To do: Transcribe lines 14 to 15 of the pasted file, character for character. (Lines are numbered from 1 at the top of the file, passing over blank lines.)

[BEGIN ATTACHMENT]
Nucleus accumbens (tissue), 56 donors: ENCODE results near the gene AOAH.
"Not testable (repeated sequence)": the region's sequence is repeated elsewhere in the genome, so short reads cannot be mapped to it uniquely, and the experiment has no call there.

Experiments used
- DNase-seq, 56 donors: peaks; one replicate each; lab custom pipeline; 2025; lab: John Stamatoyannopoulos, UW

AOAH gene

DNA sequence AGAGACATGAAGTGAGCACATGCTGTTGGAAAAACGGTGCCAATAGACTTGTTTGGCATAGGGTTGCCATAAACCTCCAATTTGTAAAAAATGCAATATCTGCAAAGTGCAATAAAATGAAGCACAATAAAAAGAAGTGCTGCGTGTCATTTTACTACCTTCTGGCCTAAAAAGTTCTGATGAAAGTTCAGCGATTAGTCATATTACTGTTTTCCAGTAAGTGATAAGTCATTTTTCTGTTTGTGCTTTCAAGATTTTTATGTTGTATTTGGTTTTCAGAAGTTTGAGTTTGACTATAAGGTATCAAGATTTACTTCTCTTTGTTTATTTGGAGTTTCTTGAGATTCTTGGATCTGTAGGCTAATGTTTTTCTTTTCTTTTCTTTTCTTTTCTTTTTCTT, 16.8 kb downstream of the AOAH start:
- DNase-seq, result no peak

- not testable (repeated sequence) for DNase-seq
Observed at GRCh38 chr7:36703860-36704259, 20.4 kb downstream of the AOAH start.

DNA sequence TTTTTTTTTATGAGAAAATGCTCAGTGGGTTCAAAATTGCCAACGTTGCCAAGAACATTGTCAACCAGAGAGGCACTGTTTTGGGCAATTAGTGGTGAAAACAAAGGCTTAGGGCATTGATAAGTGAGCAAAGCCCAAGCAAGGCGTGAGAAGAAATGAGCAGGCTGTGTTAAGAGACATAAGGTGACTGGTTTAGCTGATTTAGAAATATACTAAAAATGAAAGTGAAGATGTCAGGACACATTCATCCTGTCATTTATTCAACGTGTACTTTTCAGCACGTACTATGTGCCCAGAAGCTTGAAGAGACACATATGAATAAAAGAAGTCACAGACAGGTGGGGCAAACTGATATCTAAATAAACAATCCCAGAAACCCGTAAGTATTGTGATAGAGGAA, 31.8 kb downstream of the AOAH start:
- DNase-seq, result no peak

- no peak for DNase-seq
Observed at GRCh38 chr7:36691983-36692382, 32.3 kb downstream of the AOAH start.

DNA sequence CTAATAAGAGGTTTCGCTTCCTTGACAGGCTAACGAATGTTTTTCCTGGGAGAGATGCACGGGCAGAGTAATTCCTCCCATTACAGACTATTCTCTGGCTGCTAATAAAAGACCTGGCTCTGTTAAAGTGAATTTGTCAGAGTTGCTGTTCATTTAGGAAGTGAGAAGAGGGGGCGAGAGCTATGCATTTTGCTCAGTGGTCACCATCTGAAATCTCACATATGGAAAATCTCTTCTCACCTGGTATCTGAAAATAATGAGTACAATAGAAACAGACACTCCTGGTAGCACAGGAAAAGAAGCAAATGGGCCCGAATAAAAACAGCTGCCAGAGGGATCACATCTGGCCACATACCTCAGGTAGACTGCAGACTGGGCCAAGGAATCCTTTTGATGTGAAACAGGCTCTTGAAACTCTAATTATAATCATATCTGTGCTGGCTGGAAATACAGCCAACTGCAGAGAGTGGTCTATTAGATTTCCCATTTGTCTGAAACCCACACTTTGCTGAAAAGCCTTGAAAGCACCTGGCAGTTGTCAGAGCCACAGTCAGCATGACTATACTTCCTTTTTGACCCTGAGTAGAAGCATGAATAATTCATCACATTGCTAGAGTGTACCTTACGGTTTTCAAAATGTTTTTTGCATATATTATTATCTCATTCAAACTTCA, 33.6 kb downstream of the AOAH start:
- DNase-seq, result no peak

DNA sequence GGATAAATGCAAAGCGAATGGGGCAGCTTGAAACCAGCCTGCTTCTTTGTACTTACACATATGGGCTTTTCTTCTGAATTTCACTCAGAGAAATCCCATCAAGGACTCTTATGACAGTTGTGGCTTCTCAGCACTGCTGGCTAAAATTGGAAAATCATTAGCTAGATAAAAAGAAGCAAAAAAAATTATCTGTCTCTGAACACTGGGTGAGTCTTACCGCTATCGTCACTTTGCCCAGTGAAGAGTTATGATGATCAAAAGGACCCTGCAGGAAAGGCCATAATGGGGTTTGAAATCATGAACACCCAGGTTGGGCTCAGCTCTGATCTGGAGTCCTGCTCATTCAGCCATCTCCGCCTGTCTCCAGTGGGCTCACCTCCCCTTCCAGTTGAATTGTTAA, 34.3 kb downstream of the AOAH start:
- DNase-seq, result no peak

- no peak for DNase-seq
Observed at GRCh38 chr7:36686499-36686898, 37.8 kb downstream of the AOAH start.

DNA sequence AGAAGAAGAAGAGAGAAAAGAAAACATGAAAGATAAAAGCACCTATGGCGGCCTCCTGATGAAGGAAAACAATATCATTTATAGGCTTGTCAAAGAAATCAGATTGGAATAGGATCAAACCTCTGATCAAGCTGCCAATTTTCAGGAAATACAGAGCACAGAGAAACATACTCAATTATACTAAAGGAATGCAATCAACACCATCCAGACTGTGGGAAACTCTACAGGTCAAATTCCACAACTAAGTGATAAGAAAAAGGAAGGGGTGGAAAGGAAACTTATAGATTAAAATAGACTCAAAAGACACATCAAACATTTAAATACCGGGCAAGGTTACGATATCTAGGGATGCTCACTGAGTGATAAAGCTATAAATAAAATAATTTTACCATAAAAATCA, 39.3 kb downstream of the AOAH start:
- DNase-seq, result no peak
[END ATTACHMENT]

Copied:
DNA sequence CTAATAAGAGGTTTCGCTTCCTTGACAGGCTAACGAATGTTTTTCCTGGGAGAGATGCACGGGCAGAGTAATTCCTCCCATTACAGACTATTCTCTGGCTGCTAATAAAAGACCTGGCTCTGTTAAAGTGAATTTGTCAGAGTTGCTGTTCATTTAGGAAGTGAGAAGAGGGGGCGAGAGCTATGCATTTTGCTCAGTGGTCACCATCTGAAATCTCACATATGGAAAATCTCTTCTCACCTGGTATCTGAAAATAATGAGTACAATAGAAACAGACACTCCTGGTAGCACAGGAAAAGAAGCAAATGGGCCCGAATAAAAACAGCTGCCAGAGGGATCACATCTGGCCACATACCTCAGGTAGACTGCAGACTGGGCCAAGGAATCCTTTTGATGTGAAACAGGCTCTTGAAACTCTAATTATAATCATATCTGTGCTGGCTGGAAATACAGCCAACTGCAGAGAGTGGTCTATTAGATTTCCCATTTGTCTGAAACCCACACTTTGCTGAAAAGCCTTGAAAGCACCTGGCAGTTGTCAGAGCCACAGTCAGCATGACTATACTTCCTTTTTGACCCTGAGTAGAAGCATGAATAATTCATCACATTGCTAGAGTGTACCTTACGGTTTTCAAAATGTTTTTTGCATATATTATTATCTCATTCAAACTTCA, 33.6 kb downstream of the AOAH start:
- DNase-seq, result no peak